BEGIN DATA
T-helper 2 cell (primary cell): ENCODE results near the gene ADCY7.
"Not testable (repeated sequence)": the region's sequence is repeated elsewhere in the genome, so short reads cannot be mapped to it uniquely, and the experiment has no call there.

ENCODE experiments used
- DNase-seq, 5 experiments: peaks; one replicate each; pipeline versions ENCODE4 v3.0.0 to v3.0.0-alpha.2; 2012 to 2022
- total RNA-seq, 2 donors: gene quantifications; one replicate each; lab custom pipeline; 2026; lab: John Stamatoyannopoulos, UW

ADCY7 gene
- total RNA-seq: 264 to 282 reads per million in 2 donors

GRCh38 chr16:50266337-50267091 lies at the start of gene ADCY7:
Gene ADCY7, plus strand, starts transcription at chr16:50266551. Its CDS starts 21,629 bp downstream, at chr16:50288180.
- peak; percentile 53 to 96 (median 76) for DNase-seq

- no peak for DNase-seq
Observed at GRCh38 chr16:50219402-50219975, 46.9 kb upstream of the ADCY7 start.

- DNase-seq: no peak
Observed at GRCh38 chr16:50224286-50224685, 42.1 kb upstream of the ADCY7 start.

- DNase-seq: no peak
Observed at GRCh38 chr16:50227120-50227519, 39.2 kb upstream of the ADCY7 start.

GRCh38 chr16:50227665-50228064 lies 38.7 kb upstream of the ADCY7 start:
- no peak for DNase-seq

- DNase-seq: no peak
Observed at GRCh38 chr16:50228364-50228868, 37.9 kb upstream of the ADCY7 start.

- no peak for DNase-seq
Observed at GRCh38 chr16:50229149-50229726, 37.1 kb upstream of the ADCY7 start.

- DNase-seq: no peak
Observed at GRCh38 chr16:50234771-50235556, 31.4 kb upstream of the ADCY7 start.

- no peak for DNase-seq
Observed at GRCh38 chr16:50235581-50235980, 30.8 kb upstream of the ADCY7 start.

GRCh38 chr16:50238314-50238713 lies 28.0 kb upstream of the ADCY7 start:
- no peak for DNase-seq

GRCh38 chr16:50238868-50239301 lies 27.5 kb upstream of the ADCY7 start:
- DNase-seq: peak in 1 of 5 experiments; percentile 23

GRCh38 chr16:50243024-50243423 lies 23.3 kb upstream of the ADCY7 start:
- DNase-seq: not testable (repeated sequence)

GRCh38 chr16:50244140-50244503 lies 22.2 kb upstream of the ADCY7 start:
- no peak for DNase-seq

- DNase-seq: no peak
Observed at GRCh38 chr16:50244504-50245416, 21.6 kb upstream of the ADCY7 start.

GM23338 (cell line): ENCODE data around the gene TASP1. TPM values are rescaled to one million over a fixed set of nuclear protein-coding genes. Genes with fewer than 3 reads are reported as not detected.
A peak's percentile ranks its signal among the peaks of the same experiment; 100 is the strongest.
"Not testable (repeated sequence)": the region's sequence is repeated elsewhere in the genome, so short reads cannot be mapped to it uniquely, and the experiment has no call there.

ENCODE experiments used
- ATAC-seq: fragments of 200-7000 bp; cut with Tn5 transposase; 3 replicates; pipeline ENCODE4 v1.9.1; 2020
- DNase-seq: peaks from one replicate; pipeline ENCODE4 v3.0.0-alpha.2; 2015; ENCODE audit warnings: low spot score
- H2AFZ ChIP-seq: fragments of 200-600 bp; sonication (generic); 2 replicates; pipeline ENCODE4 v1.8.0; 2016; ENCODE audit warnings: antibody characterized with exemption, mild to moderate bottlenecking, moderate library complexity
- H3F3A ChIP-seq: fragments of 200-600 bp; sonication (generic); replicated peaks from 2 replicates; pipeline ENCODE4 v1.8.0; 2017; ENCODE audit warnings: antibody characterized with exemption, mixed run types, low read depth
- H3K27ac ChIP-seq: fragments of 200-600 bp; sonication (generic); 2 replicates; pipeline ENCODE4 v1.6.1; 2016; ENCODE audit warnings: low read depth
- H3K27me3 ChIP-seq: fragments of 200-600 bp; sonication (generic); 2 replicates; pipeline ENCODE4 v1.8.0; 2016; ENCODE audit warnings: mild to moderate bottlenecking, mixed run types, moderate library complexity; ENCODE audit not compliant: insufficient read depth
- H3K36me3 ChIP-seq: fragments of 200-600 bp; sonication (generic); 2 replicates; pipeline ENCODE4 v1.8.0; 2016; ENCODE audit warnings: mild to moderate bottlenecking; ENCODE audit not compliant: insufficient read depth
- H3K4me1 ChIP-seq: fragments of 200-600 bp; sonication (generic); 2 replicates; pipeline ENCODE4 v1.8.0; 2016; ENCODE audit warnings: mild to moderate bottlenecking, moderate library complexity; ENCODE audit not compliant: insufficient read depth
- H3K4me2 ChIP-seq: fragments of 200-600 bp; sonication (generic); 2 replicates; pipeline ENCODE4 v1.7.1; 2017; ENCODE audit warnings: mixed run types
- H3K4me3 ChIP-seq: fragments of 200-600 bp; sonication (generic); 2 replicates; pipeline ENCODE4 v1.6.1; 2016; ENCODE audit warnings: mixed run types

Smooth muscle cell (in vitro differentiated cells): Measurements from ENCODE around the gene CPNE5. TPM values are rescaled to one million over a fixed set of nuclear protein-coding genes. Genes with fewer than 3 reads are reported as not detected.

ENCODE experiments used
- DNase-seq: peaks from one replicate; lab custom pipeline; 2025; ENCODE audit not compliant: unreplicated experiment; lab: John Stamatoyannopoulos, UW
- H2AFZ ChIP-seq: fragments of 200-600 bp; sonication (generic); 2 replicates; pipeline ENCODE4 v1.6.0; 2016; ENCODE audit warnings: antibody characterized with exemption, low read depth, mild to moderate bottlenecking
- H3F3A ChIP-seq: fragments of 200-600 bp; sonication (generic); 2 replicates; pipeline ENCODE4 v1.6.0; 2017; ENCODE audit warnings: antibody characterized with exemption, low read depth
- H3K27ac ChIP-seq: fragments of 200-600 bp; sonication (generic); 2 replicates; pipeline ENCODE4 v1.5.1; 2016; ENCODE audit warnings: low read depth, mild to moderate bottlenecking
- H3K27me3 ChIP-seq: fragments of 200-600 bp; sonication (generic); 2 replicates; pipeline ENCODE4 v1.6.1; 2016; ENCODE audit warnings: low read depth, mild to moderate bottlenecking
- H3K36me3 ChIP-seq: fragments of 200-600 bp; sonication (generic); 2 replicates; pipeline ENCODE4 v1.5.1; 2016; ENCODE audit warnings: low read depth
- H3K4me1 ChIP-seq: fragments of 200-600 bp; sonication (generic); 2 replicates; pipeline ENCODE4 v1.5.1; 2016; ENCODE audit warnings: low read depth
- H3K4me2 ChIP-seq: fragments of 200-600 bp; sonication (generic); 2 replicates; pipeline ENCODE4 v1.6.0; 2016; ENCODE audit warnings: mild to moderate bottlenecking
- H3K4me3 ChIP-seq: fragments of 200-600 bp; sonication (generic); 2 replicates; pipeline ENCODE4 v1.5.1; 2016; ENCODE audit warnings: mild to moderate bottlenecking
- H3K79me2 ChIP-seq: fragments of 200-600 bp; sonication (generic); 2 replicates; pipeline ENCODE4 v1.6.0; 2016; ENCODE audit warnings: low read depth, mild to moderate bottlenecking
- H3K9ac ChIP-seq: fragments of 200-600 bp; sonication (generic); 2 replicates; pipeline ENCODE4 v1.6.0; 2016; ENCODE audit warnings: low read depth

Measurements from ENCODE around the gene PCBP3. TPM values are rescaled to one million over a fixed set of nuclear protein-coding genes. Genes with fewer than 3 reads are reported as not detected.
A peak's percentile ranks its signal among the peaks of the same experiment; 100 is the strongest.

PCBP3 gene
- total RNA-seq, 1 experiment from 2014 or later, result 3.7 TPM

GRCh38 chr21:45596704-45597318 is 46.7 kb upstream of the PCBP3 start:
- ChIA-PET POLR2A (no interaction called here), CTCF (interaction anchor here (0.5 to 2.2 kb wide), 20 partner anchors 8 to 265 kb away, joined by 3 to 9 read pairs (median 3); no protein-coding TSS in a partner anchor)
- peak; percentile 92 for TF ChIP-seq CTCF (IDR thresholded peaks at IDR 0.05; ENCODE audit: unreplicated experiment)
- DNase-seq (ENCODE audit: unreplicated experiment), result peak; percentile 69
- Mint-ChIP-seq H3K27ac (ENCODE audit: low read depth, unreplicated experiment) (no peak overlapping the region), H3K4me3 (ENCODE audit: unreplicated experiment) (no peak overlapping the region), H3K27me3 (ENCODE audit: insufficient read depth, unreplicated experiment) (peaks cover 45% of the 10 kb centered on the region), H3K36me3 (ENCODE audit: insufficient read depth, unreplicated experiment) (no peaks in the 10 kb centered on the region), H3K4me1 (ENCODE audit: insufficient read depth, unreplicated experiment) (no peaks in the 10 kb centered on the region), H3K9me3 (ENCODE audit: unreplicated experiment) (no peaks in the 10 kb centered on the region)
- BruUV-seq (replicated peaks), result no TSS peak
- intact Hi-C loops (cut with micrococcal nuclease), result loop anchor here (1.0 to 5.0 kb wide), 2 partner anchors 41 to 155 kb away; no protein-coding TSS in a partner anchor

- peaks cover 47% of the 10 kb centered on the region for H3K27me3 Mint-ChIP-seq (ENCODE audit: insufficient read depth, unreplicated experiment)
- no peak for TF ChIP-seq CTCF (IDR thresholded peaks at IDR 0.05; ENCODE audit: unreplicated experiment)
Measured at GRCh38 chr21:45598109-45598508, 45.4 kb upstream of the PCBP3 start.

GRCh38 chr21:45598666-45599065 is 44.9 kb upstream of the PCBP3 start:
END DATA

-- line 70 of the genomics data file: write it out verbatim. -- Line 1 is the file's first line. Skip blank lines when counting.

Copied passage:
- peak; percentile 92 for TF ChIP-seq CTCF (IDR thresholded peaks at IDR 0.05; ENCODE audit: unreplicated experiment)